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One of many possible origin narratives of DallasSITES: Available Space begins with curatorial research. For the past couple of years Leigh Arnold, the Dallas Museum of Art’s research project coordinator, has been acquiring ephemera and select art objects documenting the contemporary art scene in North Texas over the last 50 years. It’s an ambitious undertaking to collect and archive the critical moments and movements of contemporary art in the region over such a long stretch of time, but the arts community is clearly well served by the preservation of its own history. We often get so excited about what’s happening next that we neglect our own historical context.
This ongoing project makes it much easier for local artists, cultural practitioners and arts patrons to acquaint themselves with the area’s contemporary art past. To see the initial fruits of this labor and the ovum for Available Space, go see Arnold and Gabriel Ritter’s co-curated exhibition DallasSITES: Charting Contemporary Art, 1963 to Present, on view through September 15 at the DMA.
Now, what’s intriguing here is that the DMA took the archiving of the area’s contemporary art scene a step further, by curating an exhibition of local contemporary artists. Chalk it up to good timing and an institution seeking to increase its participation with the local arts community (though some may wonder why it’s taken so long). The DMA found itself with some time on the calendar in which no exhibitions were scheduled for the Barrel Vault and its surrounding galleries— just a couple of months between Cindy Sherman and Jim Hodges. Lacking enough time to put together a “proper” exhibition, they decided to experiment, which is no easy task for any large institution, whatever its make or model. Reenter Ritter, the museum’s assistant curator of contemporary art, and the possibility of contributing and responding to the historically-oriented show just down the hall (Charting Contemporary Art), and DallasSITES: Available Space was born.
Available Space brings together some the area’s finest artists, art organizations and collectives under the DMA’s roof: HOMECOMING! Committee, The Art Foundation, Dallas VideoFest, Performance SW (PSW), Oil and Cotton, as well as Brookhaven College and the museum’s own C3 Center for Creative Connections. Between the quality of the installations and the performances and the interactive programming and learning, this exhibition justifies the museum’s decision to let its guard down a little and do something out of its comfort zone.
I knew Ritter had done something right as soon as I entered the space and saw The Art Foundation’s installation, Boom Town, including Brandon Kennedy’s NFS, in which he’s taken his father in law’s gorgeous 1973 Jaguar XJ6 and filled the interior with large stacks of rare first editions of theoretical texts, most of which seem to be on art and economics. It’s a simple and effective visual commentary on art and patronage, and the museum setting helpfully nudges it into gentle satire.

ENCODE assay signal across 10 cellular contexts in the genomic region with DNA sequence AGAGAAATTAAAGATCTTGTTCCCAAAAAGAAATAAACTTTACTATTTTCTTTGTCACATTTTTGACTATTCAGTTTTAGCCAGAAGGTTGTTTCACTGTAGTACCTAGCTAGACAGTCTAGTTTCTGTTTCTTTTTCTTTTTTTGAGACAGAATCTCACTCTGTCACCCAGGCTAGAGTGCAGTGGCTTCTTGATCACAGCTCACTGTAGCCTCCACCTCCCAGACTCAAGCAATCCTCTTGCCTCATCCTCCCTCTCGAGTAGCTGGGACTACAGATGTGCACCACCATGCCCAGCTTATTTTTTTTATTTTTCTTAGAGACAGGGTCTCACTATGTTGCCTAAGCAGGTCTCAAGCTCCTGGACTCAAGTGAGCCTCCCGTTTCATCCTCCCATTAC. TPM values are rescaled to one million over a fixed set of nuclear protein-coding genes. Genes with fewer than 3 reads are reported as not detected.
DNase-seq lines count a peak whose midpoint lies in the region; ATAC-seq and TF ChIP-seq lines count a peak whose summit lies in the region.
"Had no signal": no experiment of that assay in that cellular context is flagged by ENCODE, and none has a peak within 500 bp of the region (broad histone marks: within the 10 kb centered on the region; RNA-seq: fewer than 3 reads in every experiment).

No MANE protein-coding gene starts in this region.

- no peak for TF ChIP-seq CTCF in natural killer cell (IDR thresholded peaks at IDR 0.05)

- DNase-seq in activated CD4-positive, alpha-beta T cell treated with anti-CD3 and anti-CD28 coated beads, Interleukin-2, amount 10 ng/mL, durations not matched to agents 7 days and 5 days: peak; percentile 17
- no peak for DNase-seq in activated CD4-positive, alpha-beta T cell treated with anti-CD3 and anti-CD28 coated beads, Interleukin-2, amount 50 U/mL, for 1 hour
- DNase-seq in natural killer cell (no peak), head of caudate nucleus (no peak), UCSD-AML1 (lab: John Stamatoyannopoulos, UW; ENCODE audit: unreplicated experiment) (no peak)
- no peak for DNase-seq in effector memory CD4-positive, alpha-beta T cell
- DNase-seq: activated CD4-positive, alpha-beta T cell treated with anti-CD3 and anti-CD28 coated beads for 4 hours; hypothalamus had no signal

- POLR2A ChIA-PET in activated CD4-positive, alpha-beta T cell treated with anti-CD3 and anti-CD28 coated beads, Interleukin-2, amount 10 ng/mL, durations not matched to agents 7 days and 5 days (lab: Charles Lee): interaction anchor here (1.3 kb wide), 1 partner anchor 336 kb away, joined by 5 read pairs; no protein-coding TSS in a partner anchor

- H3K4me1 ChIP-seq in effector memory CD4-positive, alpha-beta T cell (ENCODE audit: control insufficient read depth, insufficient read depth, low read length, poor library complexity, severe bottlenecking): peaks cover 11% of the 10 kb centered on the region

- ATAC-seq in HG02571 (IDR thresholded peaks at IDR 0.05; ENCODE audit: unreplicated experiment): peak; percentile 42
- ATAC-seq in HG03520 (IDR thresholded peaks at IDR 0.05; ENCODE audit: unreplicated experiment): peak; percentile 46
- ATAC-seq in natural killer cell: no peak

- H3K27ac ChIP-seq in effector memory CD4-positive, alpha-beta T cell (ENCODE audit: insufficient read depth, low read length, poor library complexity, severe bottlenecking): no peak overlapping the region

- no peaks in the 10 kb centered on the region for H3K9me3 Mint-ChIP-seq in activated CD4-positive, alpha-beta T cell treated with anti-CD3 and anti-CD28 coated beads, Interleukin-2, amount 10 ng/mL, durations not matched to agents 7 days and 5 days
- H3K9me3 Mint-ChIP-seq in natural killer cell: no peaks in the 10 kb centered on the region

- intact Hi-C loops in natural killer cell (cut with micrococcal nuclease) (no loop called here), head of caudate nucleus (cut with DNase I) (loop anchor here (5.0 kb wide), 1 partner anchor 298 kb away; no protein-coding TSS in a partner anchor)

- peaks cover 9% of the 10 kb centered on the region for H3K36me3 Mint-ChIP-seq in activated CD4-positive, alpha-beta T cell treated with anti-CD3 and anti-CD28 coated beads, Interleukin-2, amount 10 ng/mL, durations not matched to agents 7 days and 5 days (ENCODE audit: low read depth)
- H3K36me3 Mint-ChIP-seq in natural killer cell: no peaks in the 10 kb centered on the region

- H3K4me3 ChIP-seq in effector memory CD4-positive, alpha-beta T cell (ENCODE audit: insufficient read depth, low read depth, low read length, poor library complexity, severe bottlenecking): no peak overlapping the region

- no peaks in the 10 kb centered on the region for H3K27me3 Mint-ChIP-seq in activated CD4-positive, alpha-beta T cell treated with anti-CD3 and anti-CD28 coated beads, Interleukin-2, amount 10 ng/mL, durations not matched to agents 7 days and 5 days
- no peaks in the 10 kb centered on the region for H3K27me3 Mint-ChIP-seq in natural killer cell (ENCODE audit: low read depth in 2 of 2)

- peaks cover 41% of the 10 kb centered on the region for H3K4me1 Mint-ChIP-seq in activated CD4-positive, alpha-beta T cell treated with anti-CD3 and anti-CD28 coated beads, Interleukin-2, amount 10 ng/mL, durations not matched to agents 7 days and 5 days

Also there you’ll find Margaret Meehan’s The Circled Square, an old-fashioned boxing circle drawn on the ground encircling a pair of aluminum boxing gloves, which rest upon a black glitter mat. Like most of her work it’s a strangely subtle merging of images and intimations evoking meditations on violence and gender, elegance and brutality. Whatever The Art Foundation (a Dallas collective focused on furthering artistic dialogue) is up to, it almost feels like cheating — and good for them, and good for Dallas. The Dallas VideoFest installation in the Rachofsky Gallery is an equally fine compilation of work by dozens of area artists, including Michael A. Morris, Carolyn Sorter and Morehshin Allahyari.
Available Space’s most noteworthy offering comes from HOMECOMING! Committee. The Fort Worth-based collective’s interactive performance installation, Post Communiqué, turns the Hanley Gallery into a two-story multi-room underground station, replete with references and nods. There’s a multi-monitor video room for psychological deprogramming (I assume), a bunk-bedded barracks, an office with clocks displaying the time in certain major cities around the world, a chess game in progress, a punching bag to keep in shape — and it all looks good. They paid attention to the details.
Elsewhere in the space, the fairly new collective inserts itself into art movements of the past several decades with fictitiously dated artworks and ephemera, making it appear as though HOMECOMING! has been around for the last 50 years (another smart nod to Charting Contemporary Art).
My only doubt, however, rests with these outlying works. While they’re perfectly competent and effective works on their own, the space would’ve been better served had HOMECOMING! members given themselves completely over to the bizarre station house, their operational nerve center. I felt a bit distracted by the surrounding work, when I wanted to be immersed in the fantasy their underground revolutionary habitation elicits. Then again, perhaps time or intention prohibited the scale I would’ve preferred. Nevertheless, here’s hoping Available Space signals the beginning of a new direction for the DMA and its relationship with local artists.
—ANDY AMATO, PhD
Andy Amato is a Dallas-based artist, writer and teacher.